It’s Christmas Day, but the light that shines the brightest in the dimly lit streets of Roubaix – the town mentioned in the original French title of Arnaud Desplechin’s new film (Roubaix, une lumière) – is a burning car. There’s no festive joy and no revellers in the streets as a tired-looking detective, Captain Daoud (Roschdy Zem), patrols the town. Elsewhere, a Christmas meal ends with carving knives flying off the table and the police having to intervene. It’s going to be a bumpy night in Roubaix, though this is strictly routine from what we can gather in Oh Mercy! – which premiered in competition at Cannes this year. The next day, fresh cases are piling up at the office: the rape of a teenager, a missing 17-year-old and a case of arson.
Director Arnaud Desplechin
Claude Léa Seydoux
Daoud Roschdy Zem
Marie Sara Forestier
Louis Antoine Reinartz
[1.85 : 1]
Orginal French title Roubaix, une lumière
Arnaud Desplechin sets this very sober policier in his home town, which – we are informed at the beginning – is currently the poorest commune in France, with 45 per cent of its population living under the threshold of poverty. The screenplay – co-written by Desplechin and Léa Mysius – is an adaptation of the documentary Roubaix, commissariat central by Mosco Boucault, turning this portrait of crimes, big and small, into a classic detective story. “Here,” says a note at the beginning of the film, “all the pitiful crimes are real,” yet they are steered into the familiar territory of fiction, specifically film noir, French and beyond (Desplechin claims Hitchcock’s The Wrong Man as a main reference).
The conflict in Oh Mercy! however, doesn’t depend so much on the false accusation of an innocent bystander but on the questions surrounding the gratuitous murder of an old lady, taking Desplechin’s film closer to another Hitchcock classic, Rope; a portrait of human nature gone wrong. This film’s scene of the crime isn’t a glamorous Manhattan apartment, though, but the dead end of a poor housing district in Roubaix. This is the area where the two female leads, Claude (Léa Seydoux) and her girlfriend Marie (Sara Forestier), live; it’s where the murder of their 83-year-old neighbour, Lucette, takes place; and it’s where the two young women are arrested and taken away to be questioned about the murder. Ironically, the street is called Rue des Vignes (Vine Street), evoking a more luminous and prosperous past for this northern French city. It’s a past that’s difficult to imagine given the bare, colourless vision of Roubaix in the film.
Desplechin evokes better days subtly when it comes to the stories behind the characters. Revisiting the past is a key theme in his filmography, often taking centre stage in earlier films like My Sex Life… Or How I Got Into An Argument, and is present again in My Golden Days and Ismael’s Ghosts, his last feature. We never get to know the victim, Lucette, but an old love letter read by Daoud while he conducts his investigation gives us a glimpse into her story and her youth. Nor do we get to know the exact details behind the detective’s story, but Oh Mercy! does make us wonder why his incarcerated nephew hates him, why the rest of his family migrated back to Algeria but he stayed behind, and why the only warmth in his house comes from a painting depicting a landscape of his homeland.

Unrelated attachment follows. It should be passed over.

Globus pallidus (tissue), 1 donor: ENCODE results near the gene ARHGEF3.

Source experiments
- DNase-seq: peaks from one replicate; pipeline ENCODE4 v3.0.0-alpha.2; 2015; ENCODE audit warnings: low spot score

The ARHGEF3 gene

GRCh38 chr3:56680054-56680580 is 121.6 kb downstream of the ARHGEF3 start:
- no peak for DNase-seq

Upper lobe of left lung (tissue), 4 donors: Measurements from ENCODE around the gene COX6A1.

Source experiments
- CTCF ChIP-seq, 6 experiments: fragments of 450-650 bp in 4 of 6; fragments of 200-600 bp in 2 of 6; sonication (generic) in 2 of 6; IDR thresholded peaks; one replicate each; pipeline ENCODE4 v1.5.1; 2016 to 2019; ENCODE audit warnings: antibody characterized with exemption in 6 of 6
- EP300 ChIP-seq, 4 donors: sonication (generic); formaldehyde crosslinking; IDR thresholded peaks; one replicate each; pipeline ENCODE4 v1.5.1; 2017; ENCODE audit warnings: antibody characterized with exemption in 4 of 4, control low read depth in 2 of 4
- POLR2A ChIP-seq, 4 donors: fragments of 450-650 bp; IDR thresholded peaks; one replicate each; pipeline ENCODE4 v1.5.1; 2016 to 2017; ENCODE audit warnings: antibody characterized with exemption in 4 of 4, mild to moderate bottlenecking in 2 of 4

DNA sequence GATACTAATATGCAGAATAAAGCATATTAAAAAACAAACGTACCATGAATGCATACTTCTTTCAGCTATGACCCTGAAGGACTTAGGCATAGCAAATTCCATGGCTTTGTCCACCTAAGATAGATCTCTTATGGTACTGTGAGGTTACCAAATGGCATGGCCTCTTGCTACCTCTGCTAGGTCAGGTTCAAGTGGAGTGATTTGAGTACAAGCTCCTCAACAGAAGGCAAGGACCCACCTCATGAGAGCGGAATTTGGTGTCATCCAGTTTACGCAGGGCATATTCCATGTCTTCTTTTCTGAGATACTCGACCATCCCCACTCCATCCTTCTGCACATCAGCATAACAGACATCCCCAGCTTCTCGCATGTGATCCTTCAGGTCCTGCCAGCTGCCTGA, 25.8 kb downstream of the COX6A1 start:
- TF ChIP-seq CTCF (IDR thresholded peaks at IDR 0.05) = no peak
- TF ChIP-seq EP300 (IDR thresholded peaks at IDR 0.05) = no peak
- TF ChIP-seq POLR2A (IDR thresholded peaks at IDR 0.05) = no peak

Zem’s quiet determination makes Daoud stand out as the upright, experienced cop in front of the quavering voice of new recruit Louis – played by Antoine Reinartz – who is as undisciplined as he is lacking in emotional intelligence. Zem’s performance is Desplechin’s best card to play, as he’s able to navigate the streets of Roubaix and get away with lines straight out of a classic noir. Daoud insists he can always tell if somebody is telling the truth or lying – hence, whether they are guilty or innocent.
This insight becomes particularly relevant when Claude and Marie are subjected to exhaustive questioning about the murder. With their versions of events colliding, Desplechin leaves us guessing who is telling the truth and wondering who is more convincing in their performance. As women who seem to have lost everything, including a sense of self, Seydoux and Forestier play the game confidently.
Appearances can be deceiving; “Your uncle was a prince”, Daoud tells a young girl who disrespectfully addresses her elder – an Algerian migrant like himself – as the soft-mannered old man looks on with a smile. The detective tells her that he met her uncle years ago when neither of them could go clubbing in Ostend because the signs on the doors read “No dogs, no Arabs”. In this moment, we can imagine the wise captain in his youth, as we do when he manages to briefly ride a race horse that he otherwise finds deeply baffling. There, he looks like a prince too.
The cracks in Daoud’s armour are something that might have been explored further, but unfortunately the film doesn’t dig any deeper. Neither does it give us enough context on the importance of rookie detective Louis and his pious inner monologues, moments that seem to belong elsewhere.